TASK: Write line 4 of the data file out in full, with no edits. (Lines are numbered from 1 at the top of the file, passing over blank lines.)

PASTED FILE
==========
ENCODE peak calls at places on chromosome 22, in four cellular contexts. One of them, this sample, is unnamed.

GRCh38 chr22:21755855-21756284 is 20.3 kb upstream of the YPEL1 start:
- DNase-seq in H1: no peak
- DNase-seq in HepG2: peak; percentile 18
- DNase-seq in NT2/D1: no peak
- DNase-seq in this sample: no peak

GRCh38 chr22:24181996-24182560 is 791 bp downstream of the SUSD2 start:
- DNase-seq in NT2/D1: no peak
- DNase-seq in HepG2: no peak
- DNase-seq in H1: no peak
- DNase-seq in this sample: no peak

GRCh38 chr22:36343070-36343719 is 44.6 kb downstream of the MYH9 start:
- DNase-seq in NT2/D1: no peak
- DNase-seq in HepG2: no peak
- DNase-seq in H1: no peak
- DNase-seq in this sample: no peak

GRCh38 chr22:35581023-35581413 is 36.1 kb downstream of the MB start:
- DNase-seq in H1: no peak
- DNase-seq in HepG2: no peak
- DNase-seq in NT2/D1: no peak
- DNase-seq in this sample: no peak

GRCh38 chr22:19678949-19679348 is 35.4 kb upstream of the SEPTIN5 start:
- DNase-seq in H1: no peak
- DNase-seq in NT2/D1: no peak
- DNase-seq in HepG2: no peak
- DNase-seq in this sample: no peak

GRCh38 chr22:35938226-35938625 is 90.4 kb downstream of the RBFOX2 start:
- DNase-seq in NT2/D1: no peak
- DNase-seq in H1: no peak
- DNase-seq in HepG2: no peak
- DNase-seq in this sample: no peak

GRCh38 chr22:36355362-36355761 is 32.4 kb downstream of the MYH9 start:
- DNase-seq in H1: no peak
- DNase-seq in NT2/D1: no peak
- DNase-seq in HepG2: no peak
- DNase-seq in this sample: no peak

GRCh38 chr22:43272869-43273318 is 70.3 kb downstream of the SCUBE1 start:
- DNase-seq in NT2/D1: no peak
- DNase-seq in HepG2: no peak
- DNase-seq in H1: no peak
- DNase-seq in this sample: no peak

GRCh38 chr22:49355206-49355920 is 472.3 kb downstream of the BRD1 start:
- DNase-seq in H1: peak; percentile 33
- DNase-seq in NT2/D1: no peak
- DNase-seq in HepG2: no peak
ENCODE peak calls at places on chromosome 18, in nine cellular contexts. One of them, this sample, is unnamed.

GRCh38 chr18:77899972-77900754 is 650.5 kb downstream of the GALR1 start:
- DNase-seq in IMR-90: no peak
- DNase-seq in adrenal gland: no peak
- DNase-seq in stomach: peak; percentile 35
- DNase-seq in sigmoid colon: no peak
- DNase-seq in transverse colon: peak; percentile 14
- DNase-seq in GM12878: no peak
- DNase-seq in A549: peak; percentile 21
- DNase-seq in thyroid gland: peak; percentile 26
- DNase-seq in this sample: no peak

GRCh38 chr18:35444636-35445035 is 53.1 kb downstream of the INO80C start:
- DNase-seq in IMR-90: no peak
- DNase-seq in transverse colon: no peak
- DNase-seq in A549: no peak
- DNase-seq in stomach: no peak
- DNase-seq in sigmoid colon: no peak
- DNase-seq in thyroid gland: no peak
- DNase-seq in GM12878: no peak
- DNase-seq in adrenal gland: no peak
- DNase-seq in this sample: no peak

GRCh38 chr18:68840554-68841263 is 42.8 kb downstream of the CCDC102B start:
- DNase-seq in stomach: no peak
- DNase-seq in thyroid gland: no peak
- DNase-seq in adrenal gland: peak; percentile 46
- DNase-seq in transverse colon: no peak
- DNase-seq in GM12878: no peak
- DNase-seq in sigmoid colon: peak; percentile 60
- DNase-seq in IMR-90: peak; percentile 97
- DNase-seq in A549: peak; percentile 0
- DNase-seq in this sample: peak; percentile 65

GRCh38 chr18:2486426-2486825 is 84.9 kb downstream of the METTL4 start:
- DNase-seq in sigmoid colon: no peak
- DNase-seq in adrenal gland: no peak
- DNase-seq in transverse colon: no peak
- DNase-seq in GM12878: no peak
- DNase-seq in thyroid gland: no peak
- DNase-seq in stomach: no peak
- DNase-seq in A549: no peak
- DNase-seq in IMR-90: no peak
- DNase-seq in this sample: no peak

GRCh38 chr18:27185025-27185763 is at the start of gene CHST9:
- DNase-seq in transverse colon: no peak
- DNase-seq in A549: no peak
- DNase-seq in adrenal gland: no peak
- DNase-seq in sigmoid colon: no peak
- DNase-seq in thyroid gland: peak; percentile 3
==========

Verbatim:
- DNase-seq in HepG2: peak; percentile 18